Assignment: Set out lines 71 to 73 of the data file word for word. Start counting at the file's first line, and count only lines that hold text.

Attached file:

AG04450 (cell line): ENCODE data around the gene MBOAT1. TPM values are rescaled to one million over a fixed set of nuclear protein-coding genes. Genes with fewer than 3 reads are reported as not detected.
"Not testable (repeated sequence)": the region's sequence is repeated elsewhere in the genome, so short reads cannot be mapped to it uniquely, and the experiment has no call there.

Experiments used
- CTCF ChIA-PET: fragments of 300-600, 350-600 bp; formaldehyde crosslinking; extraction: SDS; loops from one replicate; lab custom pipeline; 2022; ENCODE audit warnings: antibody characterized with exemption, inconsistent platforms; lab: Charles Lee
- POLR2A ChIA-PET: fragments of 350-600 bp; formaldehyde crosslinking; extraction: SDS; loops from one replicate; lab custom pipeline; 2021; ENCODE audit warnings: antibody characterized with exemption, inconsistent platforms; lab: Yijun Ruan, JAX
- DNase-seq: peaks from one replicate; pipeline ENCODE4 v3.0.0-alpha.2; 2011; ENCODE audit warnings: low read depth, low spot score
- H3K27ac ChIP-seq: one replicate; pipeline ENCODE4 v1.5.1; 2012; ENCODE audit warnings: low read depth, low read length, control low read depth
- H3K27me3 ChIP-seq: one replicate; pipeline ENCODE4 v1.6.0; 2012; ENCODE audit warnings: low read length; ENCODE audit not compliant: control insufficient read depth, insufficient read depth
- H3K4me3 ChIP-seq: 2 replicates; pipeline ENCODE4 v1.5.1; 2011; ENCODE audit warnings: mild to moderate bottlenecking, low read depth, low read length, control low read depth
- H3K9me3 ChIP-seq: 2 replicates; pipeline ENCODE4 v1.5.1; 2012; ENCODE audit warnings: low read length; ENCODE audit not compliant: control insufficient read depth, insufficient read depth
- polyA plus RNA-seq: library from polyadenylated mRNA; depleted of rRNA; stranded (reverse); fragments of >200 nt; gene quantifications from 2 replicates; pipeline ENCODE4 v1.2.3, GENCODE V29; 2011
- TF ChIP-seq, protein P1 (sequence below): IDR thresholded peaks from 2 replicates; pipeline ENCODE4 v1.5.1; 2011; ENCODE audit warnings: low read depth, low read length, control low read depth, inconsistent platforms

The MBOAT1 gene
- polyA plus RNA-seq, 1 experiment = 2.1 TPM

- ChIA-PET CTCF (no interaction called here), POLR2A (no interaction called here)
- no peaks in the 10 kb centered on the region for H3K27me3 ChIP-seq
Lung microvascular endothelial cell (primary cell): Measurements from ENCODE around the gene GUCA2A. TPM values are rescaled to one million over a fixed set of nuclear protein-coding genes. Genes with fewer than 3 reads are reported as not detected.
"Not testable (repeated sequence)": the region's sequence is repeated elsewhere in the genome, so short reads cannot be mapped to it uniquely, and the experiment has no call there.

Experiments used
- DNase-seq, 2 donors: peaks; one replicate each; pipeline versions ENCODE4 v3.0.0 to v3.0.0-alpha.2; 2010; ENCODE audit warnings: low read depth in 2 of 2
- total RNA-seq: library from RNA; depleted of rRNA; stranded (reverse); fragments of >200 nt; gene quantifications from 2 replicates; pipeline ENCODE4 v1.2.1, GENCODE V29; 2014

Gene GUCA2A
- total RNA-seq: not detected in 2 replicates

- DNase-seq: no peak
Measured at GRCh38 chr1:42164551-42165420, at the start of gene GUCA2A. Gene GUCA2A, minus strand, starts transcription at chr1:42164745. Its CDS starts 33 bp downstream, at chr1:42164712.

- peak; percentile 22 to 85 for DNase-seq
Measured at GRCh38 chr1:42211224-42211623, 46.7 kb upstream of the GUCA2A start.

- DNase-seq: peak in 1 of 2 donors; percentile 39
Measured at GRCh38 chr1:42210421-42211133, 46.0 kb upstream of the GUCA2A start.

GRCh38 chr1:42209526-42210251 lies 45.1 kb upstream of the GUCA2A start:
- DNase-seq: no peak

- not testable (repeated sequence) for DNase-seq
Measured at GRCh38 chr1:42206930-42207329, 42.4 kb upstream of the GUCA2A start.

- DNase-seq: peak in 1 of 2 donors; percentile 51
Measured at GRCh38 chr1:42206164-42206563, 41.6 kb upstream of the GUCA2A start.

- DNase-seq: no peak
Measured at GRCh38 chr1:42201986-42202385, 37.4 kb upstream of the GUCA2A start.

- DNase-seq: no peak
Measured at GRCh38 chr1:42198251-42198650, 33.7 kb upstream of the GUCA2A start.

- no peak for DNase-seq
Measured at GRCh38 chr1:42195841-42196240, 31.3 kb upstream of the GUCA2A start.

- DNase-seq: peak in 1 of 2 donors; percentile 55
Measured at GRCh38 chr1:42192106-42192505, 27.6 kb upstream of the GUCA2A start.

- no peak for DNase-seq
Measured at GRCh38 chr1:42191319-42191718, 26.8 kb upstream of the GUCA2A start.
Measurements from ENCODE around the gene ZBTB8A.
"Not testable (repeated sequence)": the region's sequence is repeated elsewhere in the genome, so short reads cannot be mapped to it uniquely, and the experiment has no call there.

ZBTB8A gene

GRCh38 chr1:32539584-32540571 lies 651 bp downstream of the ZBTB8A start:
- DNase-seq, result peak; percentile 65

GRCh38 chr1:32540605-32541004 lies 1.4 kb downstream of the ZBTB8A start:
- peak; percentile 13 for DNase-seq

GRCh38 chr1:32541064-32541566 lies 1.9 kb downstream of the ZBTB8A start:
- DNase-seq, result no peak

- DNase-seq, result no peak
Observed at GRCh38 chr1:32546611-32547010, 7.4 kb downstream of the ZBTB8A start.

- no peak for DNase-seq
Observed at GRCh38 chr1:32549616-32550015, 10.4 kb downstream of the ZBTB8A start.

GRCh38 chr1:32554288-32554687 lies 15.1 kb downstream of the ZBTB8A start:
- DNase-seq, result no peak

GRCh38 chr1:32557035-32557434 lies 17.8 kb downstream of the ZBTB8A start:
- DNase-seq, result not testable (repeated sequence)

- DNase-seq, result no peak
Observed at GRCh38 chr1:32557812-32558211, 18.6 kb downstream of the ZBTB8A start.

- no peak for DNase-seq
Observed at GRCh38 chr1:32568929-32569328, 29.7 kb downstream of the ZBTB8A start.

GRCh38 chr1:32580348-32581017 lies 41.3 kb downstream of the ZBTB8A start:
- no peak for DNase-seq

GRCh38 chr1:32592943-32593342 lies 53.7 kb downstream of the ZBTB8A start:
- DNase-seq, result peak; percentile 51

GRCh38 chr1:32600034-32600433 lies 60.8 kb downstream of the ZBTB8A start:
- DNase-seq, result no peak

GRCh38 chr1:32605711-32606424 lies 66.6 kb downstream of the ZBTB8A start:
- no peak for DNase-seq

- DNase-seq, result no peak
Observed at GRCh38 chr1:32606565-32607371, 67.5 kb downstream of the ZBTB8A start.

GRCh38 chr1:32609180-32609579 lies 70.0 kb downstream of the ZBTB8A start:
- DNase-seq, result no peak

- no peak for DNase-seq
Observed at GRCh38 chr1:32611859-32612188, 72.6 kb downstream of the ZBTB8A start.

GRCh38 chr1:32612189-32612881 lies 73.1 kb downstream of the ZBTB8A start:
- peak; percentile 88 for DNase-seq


GRCh38 chr1:32600034-32600433 lies 60.8 kb downstream of the ZBTB8A start:
- DNase-seq, result no peak

GRCh38 chr1:32605711-32606424 lies 66.6 kb downstream of the ZBTB8A start: